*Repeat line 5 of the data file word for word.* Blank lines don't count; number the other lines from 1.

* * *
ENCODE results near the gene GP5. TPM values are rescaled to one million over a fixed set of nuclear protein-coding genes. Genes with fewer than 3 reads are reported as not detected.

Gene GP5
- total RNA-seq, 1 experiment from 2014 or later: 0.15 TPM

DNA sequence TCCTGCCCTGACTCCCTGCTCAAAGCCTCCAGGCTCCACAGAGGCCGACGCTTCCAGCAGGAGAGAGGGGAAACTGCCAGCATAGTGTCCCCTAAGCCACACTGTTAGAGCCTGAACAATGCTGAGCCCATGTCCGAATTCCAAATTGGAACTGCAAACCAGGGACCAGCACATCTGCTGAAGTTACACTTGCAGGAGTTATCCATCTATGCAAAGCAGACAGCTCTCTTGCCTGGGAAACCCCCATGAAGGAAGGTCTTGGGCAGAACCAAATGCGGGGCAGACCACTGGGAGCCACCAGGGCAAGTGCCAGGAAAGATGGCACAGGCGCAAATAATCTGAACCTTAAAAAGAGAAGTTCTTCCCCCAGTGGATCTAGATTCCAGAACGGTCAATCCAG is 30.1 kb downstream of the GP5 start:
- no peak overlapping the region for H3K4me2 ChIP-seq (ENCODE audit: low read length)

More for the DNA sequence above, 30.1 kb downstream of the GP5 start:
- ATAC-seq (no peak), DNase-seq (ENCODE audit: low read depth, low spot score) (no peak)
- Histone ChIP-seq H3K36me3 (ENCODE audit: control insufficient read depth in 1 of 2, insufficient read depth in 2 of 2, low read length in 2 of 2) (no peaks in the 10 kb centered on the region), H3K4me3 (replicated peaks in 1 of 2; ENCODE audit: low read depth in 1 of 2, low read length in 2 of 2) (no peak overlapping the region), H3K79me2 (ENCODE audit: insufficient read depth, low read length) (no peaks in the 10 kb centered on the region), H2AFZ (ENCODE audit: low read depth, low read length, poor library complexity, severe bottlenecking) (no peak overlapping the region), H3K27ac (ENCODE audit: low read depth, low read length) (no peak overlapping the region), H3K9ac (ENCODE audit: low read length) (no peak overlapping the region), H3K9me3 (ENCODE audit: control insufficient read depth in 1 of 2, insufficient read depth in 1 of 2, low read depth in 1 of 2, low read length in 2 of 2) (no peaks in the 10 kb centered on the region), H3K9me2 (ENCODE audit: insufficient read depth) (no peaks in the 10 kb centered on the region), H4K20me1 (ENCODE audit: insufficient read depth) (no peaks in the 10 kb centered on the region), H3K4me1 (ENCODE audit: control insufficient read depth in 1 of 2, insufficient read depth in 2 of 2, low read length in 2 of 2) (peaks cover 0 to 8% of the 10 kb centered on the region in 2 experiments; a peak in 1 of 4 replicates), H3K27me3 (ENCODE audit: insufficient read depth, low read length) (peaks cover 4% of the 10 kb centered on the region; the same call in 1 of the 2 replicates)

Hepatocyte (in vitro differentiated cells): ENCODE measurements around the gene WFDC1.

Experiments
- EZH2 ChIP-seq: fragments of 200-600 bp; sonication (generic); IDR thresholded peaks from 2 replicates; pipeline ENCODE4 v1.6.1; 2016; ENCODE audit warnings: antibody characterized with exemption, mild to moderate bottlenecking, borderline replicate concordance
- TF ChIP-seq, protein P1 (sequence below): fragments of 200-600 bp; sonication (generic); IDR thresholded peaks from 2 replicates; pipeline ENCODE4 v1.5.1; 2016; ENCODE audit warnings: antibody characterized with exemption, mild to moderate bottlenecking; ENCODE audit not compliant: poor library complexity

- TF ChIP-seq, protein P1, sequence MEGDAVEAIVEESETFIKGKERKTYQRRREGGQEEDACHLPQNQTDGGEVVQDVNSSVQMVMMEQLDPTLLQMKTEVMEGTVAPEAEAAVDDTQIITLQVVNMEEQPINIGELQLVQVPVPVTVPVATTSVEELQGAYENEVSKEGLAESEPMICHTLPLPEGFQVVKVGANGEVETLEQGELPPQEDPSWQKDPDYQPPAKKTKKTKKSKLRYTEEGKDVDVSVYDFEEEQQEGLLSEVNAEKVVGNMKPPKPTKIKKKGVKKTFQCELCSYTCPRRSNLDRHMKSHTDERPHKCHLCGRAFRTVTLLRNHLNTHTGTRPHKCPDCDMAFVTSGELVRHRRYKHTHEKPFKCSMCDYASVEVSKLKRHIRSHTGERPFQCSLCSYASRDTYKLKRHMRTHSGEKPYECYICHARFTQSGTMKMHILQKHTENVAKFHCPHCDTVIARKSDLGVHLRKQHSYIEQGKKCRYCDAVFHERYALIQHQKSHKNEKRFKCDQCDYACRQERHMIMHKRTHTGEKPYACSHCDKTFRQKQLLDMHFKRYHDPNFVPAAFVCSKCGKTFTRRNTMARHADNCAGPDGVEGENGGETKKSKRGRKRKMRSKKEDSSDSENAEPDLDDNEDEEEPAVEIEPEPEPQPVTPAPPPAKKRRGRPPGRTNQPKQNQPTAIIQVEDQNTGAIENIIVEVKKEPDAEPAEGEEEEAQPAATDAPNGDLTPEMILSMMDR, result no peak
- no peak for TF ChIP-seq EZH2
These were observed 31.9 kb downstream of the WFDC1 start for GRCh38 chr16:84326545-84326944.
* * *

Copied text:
- no peak overlapping the region for H3K4me2 ChIP-seq (ENCODE audit: low read length)